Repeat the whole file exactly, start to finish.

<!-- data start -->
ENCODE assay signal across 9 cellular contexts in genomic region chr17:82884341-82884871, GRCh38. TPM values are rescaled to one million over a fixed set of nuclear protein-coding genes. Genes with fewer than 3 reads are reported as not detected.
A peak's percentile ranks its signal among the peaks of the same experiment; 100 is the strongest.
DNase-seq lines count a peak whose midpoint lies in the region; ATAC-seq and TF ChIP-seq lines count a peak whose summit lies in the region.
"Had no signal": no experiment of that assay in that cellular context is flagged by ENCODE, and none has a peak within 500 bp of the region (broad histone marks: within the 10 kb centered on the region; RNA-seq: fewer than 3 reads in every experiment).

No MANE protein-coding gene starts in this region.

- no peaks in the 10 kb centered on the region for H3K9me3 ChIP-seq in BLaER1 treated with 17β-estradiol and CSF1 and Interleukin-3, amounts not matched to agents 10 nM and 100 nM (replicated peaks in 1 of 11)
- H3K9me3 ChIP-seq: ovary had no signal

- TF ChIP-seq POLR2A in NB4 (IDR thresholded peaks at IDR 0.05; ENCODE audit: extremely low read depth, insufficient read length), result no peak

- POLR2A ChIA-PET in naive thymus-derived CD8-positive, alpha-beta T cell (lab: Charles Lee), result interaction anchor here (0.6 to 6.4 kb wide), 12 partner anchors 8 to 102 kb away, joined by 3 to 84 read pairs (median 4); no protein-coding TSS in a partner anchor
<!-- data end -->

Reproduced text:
ENCODE assay signal across 9 cellular contexts in genomic region chr17:82884341-82884871, GRCh38. TPM values are rescaled to one million over a fixed set of nuclear protein-coding genes. Genes with fewer than 3 reads are reported as not detected.
A peak's percentile ranks its signal among the peaks of the same experiment; 100 is the strongest.
DNase-seq lines count a peak whose midpoint lies in the region; ATAC-seq and TF ChIP-seq lines count a peak whose summit lies in the region.
"Had no signal": no experiment of that assay in that cellular context is flagged by ENCODE, and none has a peak within 500 bp of the region (broad histone marks: within the 10 kb centered on the region; RNA-seq: fewer than 3 reads in every experiment).

No MANE protein-coding gene starts in this region.

- no peaks in the 10 kb centered on the region for H3K9me3 ChIP-seq in BLaER1 treated with 17β-estradiol and CSF1 and Interleukin-3, amounts not matched to agents 10 nM and 100 nM (replicated peaks in 1 of 11)
- H3K9me3 ChIP-seq: ovary had no signal

- TF ChIP-seq POLR2A in NB4 (IDR thresholded peaks at IDR 0.05; ENCODE audit: extremely low read depth, insufficient read length), result no peak

- POLR2A ChIA-PET in naive thymus-derived CD8-positive, alpha-beta T cell (lab: Charles Lee), result interaction anchor here (0.6 to 6.4 kb wide), 12 partner anchors 8 to 102 kb away, joined by 3 to 84 read pairs (median 4); no protein-coding TSS in a partner anchor